First published in the Jan. 1 print issue of the Burbank Leader.
It was late in the afternoon of Christmas Eve as parishioners of Burbank’s Westminster Presbyterian gathered at the Buena Vista Street church known for its longstanding tradition of posting wit-laden aphorisms and adages on its outside marquee sign.
With only hours to go until Christmas, and the sands rapidly disappearing from the top bulb of the 2021 hourglass, the church’s associate pastor, the Rev. Adam Noel Jones, offered up a prayer of entreaty that served as a prelude for the sermon from the church’s senior pastor, the Rev. Paul Clairville.
“The phrase ‘fear not’ drives at the heart of Christmas more than any other,” Rev. Jones told his congregants. “Hope, peace, love and joy — the tenants of advent — aren’t just little presents we get under a tree once a year, but rather [things] that embody the words ‘fear not,’ even during a time of fear.”
Following a musical interlude performed by flutist Laurie Lyman, guitarist Jeff Robertson and vocalist Beka Maynes, Rev. Clairville said that within hours the world would be experiencing a seminal moment of Christianity — the celebration of the birth of a child who would bring hope, peace, love and joy into a broken world.
“Our problems and pain — the evil and fear of this world — will always be defeated by hope, peace, love and joy,” said Rev. Clairville.
WestPres, as the church is colloquially known, is locally renowned for their annual presentation of “Nativity! The Musical,” a non-traditional Christmas pageant which always includes song parodies from Broadway and films, pop culture characters and references, sight gags and a stocking full of humor.
“We believe that God wants us to laugh, be happy and experience joy,” Rev. Clairville always says as both an explanation and a disclaimer of their unique telling of the Christmas story.
While the pandemic has now resulted in their multi-performance pageant to be put on hold for the second year, it did nothing to dampen the spirits of those who gathered for the church’s Christmas Eve service, which included a clip from the 1965 television special “A Charlie Brown Christmas.”
The chosen clip was of Linus explaining the meaning of Christmas in words from the third Gospel of the New Testament to a despondent Charlie Brown, who is having a hard time getting into the spirit of the season.
“… And lo, the angel of the Lord came upon them, and the glory of the Lord shone round about them … and they were so afraid. And the angel said unto them, ‘Fear not: for behold, I bring unto you good tidings of great joy, which shall be to all people. For unto you is born this day in the city of David a Savior, which is Christ the Lord.’ That’s what Christmas is all about, Charlie Brown,” Linus said.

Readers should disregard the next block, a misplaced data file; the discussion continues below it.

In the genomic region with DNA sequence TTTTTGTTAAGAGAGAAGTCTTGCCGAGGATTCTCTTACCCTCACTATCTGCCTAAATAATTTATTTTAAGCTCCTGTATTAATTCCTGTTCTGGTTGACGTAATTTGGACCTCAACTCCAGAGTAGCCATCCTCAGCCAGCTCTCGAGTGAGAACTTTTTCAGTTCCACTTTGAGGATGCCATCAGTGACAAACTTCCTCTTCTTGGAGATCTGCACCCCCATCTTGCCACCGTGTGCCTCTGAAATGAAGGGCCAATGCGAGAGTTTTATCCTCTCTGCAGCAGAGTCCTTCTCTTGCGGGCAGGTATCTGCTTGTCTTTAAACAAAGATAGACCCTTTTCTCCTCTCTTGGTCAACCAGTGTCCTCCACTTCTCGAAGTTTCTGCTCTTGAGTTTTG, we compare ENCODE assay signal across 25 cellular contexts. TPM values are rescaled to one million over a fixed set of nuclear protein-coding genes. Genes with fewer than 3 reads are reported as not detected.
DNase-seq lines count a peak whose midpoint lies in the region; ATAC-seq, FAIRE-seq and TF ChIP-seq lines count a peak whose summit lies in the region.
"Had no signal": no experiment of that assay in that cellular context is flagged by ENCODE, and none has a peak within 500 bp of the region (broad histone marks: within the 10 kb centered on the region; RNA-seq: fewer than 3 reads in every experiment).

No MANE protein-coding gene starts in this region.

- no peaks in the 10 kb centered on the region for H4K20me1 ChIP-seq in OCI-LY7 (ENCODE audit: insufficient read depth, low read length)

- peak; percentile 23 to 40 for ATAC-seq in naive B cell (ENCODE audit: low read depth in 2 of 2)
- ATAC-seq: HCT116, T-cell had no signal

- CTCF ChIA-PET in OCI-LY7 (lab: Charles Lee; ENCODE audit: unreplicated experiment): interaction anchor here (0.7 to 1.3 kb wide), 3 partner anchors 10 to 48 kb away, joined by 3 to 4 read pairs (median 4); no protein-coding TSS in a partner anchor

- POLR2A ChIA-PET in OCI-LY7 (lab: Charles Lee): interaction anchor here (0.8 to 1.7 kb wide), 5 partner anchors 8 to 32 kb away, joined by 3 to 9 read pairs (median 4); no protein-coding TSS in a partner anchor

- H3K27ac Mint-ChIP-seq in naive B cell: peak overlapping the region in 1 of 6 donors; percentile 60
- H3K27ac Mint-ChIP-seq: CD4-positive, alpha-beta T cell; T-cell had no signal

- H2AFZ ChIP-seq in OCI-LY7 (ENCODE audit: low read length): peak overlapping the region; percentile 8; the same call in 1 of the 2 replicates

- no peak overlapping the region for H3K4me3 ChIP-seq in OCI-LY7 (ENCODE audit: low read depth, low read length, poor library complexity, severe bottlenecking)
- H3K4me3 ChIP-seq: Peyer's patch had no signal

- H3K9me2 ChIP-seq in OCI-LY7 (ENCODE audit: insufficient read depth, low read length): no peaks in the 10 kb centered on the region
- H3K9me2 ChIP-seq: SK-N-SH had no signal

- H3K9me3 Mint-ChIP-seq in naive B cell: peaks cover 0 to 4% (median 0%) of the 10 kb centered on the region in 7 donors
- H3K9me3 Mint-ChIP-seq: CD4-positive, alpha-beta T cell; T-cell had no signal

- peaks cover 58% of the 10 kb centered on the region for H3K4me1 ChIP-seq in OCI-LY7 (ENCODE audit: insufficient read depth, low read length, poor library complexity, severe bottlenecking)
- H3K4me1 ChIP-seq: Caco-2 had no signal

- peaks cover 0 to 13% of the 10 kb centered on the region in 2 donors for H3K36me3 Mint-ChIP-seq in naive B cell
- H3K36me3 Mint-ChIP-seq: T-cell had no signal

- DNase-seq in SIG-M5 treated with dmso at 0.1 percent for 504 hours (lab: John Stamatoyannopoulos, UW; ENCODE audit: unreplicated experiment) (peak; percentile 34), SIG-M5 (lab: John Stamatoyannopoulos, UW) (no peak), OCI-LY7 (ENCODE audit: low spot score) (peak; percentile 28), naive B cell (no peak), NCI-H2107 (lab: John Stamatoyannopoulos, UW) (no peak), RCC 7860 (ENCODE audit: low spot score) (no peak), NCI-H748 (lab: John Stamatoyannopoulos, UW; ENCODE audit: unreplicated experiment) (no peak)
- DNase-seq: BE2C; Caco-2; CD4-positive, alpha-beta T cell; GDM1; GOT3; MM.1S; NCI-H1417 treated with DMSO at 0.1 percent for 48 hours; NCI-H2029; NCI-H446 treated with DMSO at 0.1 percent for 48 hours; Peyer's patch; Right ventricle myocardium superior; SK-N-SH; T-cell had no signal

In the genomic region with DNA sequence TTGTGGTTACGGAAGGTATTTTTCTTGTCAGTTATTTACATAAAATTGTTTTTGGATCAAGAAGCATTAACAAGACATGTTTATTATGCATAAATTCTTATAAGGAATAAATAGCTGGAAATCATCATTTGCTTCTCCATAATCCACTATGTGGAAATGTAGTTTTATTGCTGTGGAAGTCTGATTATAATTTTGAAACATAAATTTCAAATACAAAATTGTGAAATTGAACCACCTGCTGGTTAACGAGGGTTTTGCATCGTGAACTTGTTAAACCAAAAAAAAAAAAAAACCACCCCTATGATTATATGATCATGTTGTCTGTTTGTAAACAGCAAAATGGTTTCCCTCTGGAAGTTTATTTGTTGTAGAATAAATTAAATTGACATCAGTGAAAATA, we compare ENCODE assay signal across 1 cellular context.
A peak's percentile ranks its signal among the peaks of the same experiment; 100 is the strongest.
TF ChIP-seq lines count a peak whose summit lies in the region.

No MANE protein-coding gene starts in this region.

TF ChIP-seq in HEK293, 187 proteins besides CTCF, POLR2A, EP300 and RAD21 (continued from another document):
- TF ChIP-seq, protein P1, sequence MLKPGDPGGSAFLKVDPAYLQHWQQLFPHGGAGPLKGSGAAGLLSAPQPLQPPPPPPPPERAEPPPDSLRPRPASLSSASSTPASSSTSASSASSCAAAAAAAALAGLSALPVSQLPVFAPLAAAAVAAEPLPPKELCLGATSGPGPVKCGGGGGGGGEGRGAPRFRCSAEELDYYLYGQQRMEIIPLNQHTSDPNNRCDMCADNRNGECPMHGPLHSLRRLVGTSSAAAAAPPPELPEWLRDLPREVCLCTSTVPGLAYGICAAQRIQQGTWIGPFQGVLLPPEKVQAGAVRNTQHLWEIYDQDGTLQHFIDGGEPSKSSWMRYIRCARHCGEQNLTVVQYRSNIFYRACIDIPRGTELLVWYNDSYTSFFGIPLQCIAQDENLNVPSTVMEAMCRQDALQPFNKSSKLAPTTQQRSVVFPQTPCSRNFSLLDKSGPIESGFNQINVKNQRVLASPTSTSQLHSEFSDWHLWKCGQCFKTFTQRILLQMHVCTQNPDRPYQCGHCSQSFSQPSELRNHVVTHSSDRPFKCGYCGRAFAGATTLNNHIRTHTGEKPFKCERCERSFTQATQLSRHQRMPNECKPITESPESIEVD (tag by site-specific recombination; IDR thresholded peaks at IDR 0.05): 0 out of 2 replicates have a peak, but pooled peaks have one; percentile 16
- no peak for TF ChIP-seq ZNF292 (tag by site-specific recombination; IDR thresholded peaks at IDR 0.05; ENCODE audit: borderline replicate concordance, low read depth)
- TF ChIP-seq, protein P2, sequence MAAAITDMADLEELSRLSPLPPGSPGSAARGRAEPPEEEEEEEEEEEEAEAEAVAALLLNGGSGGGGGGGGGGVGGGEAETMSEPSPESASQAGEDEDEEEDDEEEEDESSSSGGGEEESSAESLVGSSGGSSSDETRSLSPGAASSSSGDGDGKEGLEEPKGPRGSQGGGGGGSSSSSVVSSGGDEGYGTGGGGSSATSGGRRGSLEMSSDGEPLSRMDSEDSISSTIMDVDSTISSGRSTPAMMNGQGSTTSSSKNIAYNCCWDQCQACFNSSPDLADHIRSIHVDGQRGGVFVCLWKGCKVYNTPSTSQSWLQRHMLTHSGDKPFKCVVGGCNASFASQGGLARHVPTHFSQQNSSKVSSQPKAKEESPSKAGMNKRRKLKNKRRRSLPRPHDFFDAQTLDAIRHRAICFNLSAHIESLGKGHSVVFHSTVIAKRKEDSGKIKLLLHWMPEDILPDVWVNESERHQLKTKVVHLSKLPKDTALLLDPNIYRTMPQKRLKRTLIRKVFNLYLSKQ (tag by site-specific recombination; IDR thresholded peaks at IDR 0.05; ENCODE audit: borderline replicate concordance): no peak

At the conclusion of the clip, Rev. Clairville asked if the congregation noticed something that Linus does just as he says the words “fear not.”
“If you watch closely, you will notice that just as he says those words he drops his blanket,” Rev. Clairville pointed out.
Describing that action as a metaphor, Rev. Clairvile said the clip shows how once hope, peace, love and joy are made manifest, and the call to fear not is embraced, Linus no longer has any need for his security blanket.
Following the sermon, church members participated in an offering that was collected to benefit the Burbank Temporary Aid Center and Family Promise of the Verdugos.
“This is our Christmas gift to the organizations that serve those in our community who are broken, needy and lonely,” said Rev. Clairville.
At the conclusion of the service, the congregation was invited to gather outside, in front of the church, for a candlelight benediction.
Huddled around the cross in the church’s forecourt, Colton Goss as Joseph and Mattie Motz as Mary were joined by the entire assemblage to hold their candles. As the flames gently flickered in the early evening breeze, Rev. Clairville sent up a final prayer, that his parishioners would go on to their family celebrations and into the New Year with a renewed sense of hope, peace, love and joy.
It is a prayer that hopefully, peacefully, lovingly and joyfully will reach far beyond the members of WestPres and in 2022 help ward off the fears that exist in every corner of our world.
DAVID LAURELL may be reached by email at firstname.lastname@example.org or (818) 563-1007.